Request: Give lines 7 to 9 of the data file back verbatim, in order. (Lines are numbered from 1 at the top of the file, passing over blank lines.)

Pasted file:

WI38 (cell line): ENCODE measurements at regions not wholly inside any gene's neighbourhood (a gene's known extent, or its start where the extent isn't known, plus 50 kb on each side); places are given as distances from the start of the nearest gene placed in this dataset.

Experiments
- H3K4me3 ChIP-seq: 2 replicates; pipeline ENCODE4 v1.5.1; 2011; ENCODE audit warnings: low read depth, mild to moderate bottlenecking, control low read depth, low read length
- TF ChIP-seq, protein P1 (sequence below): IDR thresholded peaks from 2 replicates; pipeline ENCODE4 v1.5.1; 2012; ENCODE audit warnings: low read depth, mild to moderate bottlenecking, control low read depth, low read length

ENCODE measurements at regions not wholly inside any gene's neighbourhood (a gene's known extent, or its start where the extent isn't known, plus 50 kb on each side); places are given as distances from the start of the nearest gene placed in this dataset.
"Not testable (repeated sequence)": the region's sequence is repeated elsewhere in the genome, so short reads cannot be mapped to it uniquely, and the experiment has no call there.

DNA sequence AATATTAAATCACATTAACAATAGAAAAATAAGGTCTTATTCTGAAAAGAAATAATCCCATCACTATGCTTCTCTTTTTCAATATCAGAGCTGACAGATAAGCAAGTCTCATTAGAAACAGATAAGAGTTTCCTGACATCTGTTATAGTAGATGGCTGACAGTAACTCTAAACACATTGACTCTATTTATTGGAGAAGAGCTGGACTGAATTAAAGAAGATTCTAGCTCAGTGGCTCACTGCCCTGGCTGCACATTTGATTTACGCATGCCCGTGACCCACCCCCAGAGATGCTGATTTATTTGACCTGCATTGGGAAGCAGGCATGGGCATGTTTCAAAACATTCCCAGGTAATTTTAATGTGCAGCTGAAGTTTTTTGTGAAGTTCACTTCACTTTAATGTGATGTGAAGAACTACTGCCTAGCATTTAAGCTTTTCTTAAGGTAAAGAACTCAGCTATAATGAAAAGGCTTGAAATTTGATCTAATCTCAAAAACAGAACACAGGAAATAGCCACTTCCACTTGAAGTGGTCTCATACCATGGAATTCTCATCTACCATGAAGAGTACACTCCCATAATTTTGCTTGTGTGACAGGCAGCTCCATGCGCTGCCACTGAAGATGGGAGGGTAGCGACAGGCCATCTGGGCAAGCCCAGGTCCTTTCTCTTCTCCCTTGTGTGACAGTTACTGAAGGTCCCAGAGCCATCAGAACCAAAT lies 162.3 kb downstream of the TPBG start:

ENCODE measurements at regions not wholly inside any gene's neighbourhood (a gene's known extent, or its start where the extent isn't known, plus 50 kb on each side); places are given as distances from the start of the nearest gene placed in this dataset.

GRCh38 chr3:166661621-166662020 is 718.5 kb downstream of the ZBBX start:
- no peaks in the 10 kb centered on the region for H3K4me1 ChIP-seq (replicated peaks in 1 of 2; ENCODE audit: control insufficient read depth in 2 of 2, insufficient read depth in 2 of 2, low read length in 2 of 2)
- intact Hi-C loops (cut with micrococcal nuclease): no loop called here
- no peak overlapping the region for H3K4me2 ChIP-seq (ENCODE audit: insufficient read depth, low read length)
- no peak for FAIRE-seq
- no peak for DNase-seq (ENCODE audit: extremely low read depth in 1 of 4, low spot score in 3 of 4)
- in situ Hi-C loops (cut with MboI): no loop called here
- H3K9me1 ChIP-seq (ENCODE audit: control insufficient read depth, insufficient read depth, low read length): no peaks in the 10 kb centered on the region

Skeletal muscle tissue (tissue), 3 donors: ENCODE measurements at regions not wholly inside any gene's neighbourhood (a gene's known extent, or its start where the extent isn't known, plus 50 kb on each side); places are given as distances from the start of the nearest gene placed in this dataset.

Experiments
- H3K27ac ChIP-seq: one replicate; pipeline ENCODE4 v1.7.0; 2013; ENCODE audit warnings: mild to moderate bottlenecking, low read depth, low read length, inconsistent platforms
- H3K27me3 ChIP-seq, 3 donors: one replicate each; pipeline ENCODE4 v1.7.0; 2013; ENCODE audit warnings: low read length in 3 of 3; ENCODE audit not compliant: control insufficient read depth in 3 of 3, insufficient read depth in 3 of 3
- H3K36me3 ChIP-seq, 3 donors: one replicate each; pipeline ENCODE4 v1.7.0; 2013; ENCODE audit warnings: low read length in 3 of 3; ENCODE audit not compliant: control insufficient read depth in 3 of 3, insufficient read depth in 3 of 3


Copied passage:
DNA sequence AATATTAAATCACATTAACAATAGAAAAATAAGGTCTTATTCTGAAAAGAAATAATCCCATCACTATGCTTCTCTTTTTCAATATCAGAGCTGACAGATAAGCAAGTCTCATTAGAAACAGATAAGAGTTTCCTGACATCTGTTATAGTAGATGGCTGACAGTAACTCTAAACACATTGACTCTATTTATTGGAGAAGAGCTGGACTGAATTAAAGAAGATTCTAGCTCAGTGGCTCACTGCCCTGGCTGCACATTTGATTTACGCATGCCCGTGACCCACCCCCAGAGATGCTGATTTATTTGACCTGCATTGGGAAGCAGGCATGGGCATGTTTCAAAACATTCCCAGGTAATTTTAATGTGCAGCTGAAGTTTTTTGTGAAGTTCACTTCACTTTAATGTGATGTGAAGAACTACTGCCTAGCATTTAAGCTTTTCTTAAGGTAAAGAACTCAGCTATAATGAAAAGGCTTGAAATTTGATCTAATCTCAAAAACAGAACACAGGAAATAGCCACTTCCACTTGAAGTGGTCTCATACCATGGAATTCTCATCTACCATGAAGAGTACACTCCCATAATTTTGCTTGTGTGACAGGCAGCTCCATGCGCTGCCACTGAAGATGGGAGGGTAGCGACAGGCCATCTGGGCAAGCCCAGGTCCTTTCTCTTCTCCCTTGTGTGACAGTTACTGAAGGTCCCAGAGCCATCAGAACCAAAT lies 162.3 kb downstream of the TPBG start:

ENCODE measurements at regions not wholly inside any gene's neighbourhood (a gene's known extent, or its start where the extent isn't known, plus 50 kb on each side); places are given as distances from the start of the nearest gene placed in this dataset.

GRCh38 chr3:166661621-166662020 is 718.5 kb downstream of the ZBBX start: